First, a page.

Lent 4

To the One who created humanity and walked among us:

Thank you for people—for all people, but today especially I’m thankful for those who radiate love and warmth and meaning into our lives. The simplest gifts of shared laughter, a warm embrace, and caring conversation make all the difference in how we see the day. It’s good to know that you laughed and hugged and talked with your friends too. Having a God who was human helps.

PS—I think if you decided to be human again, you would really enjoy sharing a good laugh with my kids over “Phineas and Ferb.” They’re two cartoon characters who think outside the box, like you!

Lent 3

“So Frickin Beautiful”*

Creator God,
you are beautiful in the morning fog when all is gray
you are beautiful in the landscape of rolling hills, steep mountains and cold Adirondack lakes
you are beautiful in the deep purples, warm whites, and almost-green yellows of cut flowers on my kitchen table

Creative God,
you are beautiful in the rhythms that sway through the speakers
you are beautiful in the comforting smell of fresh bread baking in the oven
you are beautiful in the span of generations, from the wide-eyed wonder of infants to the life-lined smiles of their elders

Creating God,
you are beautiful in the places where your people are praying
you are beautiful in the work of hands that feed others around the table, around the world
you are beautiful in the alliances that seek reconciliation across lines of difference and power

You’re beautiful, you’re so frickin beautiful
And all I want is you*

* phrase excerpted from “All I Want Is You,” Michael Franti & Spearhead, All Rebel Rockers 2008

Lent 2

The church sign along the road reads, “Jesus is the answer.”

There is a story about a pastor describing an animal for the children to guess during Children’s Time in worship. Small mammal, bushy tail, climbs trees, likes nuts. One child’s hand goes up. “I know the answer is Jesus, but that sounds a lot like a squirrel.”

Dear Jesus, I hold out my hands, unclenched to show you the questions for which I have no answers: pain that is slow in healing, money woes without solution, the body deteriorating with age, intentional injury that defies logic or love or decency. I resist the church sign. Is “Jesus” the simple answer? Looking back, I see that you offered more puzzles than answers; that still seems true. So I will sit here, with palms open and unresolved prayers, o complex Jesus, if you will sit with me. This I ask, for lack of answers. Amen.

Ash Wednesday–Lent 1

At Grace UCC, we are taking a Lenten Sabbatical: fasting from church business (especially committee meetings) and feasting on prayer, devotions, and small group conversation. In an effort to provide several diverse resources for daily prayer, I’ve volunteered to post original prayers here on my blog, each day during Lent. The following prayer (I prefer “psalm”) for Ash Wednesday was written for the most recent church newsletter, to get us started on the spiritual feast that is Lent:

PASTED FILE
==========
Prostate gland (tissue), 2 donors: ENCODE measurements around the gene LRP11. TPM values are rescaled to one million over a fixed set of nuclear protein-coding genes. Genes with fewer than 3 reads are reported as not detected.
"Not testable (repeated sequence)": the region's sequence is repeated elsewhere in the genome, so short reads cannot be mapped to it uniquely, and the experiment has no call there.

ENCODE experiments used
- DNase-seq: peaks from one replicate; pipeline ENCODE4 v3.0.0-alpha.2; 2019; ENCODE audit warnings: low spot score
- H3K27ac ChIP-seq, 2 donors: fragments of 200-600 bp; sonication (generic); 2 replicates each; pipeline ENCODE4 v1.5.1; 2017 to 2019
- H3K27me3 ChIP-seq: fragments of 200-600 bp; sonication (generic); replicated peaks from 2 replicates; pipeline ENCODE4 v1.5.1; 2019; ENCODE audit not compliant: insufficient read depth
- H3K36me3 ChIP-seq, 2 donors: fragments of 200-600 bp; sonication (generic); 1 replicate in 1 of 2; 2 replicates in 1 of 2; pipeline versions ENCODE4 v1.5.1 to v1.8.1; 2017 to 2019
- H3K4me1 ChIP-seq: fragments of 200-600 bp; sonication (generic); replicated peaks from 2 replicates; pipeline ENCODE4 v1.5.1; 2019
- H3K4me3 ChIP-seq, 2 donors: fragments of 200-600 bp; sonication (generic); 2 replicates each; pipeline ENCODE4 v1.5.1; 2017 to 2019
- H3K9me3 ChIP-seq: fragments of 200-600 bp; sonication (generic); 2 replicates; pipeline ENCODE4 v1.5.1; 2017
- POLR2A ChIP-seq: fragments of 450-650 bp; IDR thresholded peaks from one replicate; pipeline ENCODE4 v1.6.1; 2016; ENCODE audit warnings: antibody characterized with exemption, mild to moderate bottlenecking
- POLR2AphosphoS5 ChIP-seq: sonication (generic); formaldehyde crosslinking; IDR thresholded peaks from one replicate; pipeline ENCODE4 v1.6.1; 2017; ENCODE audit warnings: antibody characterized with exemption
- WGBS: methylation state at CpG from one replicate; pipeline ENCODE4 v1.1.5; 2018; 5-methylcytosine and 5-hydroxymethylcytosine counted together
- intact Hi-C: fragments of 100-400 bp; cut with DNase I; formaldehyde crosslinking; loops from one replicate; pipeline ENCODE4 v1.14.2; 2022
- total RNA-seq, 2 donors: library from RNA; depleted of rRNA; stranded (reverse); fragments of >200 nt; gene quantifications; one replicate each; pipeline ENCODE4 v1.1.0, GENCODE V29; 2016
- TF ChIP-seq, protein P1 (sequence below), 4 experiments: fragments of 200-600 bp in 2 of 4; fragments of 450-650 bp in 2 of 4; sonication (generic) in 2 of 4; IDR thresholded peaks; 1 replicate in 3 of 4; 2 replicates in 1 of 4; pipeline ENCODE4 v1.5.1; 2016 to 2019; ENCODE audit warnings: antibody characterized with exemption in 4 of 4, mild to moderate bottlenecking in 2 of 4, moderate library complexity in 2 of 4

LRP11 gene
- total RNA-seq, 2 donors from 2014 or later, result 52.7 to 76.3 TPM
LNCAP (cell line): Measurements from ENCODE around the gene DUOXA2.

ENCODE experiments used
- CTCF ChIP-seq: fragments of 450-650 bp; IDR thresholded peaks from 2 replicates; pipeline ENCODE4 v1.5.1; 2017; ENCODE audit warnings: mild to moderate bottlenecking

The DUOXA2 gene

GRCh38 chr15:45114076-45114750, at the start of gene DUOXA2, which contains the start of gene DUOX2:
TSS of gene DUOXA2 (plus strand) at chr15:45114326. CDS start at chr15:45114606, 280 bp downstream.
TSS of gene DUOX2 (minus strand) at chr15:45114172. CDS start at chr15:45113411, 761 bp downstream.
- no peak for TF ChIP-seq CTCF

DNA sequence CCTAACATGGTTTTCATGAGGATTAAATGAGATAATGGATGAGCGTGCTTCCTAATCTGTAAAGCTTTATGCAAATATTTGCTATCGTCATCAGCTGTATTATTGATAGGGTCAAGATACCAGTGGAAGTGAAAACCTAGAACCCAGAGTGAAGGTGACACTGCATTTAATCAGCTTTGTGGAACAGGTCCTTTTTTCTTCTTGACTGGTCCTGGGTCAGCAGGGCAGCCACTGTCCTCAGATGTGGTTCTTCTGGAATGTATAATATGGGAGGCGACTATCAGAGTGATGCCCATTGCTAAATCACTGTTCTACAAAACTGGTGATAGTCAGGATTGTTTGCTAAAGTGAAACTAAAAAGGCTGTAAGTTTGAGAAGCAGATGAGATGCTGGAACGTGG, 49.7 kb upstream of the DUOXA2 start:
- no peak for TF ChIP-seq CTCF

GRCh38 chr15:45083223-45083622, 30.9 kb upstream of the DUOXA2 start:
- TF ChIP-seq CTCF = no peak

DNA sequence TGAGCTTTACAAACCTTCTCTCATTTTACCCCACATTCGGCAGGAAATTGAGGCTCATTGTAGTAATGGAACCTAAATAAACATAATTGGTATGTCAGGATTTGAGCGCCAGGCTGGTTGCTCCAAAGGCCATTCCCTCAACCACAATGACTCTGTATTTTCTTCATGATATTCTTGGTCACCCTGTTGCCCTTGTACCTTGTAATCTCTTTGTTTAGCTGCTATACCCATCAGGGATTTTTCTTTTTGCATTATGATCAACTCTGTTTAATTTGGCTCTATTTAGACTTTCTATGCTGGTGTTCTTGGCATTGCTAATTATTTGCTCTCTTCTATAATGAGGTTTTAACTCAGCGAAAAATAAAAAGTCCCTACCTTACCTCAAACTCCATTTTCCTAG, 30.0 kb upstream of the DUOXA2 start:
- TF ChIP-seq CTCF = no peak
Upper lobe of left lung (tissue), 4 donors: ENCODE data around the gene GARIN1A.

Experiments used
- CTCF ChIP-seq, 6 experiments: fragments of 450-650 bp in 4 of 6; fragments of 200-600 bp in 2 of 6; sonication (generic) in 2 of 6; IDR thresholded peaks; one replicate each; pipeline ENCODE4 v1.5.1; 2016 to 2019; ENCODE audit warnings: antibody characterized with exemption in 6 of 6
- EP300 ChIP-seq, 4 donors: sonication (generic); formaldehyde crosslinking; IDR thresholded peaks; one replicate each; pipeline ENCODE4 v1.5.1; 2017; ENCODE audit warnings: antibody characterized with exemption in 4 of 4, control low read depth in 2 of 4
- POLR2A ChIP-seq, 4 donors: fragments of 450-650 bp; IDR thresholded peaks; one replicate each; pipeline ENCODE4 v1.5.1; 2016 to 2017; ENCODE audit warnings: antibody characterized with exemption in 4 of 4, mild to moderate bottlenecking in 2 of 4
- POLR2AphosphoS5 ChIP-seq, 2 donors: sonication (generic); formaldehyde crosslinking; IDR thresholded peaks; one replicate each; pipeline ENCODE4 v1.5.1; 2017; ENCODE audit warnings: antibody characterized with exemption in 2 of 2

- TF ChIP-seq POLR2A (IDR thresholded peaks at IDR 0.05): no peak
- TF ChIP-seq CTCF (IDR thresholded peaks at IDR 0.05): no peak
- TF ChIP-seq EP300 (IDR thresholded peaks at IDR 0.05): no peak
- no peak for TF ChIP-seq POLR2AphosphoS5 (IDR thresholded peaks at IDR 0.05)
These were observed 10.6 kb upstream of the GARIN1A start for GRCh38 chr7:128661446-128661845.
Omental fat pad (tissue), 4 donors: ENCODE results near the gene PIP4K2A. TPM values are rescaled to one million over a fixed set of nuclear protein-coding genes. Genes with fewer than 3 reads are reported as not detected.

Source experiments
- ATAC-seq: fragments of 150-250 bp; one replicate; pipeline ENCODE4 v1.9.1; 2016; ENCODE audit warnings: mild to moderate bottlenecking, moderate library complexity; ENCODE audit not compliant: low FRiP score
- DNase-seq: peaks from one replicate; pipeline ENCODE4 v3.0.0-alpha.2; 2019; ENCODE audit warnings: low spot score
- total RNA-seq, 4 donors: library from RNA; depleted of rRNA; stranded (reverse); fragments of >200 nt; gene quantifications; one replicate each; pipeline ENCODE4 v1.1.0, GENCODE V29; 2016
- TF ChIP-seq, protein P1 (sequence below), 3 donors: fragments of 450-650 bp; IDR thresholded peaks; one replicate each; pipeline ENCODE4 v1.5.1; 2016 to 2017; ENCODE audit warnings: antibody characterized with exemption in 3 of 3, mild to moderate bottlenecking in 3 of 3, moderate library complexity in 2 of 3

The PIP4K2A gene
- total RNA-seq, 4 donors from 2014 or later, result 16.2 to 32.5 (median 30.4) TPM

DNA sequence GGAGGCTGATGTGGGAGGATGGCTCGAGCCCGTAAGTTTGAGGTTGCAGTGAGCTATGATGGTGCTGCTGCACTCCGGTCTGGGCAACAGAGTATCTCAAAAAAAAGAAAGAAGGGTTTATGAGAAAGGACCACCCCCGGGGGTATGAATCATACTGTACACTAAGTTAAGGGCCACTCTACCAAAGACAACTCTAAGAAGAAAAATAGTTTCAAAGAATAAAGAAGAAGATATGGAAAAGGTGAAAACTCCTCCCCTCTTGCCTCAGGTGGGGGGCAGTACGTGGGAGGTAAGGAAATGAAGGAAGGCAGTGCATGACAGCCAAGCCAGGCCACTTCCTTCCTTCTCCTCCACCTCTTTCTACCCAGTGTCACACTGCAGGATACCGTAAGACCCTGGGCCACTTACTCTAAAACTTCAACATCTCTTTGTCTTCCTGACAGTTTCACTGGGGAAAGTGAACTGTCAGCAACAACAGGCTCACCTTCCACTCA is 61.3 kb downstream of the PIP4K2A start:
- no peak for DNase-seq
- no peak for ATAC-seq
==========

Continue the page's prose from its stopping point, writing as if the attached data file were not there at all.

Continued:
Wake up!
Wake up, my soul,
from your winter slumber
and stretch your tired limbs to savor this
season of Lent

Shake off your routines like bedcovers
Plant your feet on the ground
for the journey

Clear your eyes of sleep
Take in the sight of a new day
for loving your God

Feast on prayer and scripture
Attend to the holy in life and in love
Do not be weary

Wake up!
Wake up, my soul,
to experience your greatest joy
Be actively present in this day, in this
season of Lent

Black History Month Is Personal

My seven-year-old daughter wants to know why there are only two African American students in her first grade class. She is one of the two.

“Is it because of slavery?” she asks me from the back seat of the car. “Because I was thinking that lots of Black people died during slavery, and maybe that’s why there are only two African Americans in my class but so many white people.”

No, I say. Well, sort of yes, but in a long, painful, complicated way that I haven’t yet figured out how to explain to my seven-year-old. Where do I start in outlining the history of systemic racism and violence that have shaped housing and education opportunities, economic trends, migration patterns across generations?

I start with what she really wants to know, what she’s really trying to say: she’s telling me how it feels to be one of only a few students of color in a predominately white elementary school. She’s telling me that she notices, and that other kids notice.

She’s also telling me that someday she wants to be somewhere different. “Maybe my next school can have, you know, a bigger mix of people. And then maybe after that we’ll move somewhere where there are mainly, you know, Black people.”

She pauses.

“How do you find places like that?”

In the local newspaper, there is an editorial suggesting that we no longer need to celebrate Black History Month because, with the election of Barack Obama, Black history has “made it” and merged with American history. I disagree, enormously. So-called American history is built on the bodies of brown and black people; it is all one history but the particular stories of people of color have been suppressed, rewritten, killed.

But in this moment, I’m not worried about Black history. I’m worried about Black now. I’m worried about my Black daughter in the now of a predominately white, rural-minded community that doesn’t want to “deal” with Black History month and race and racism.

My daughter and I go into the house to read “Happy To Be Nappy” and choose a new style for her braids. Then we’ll do homework to make for damn sure that my beautiful brown one of two stays at the top of her class. Show up those white kids who say she has funny hair.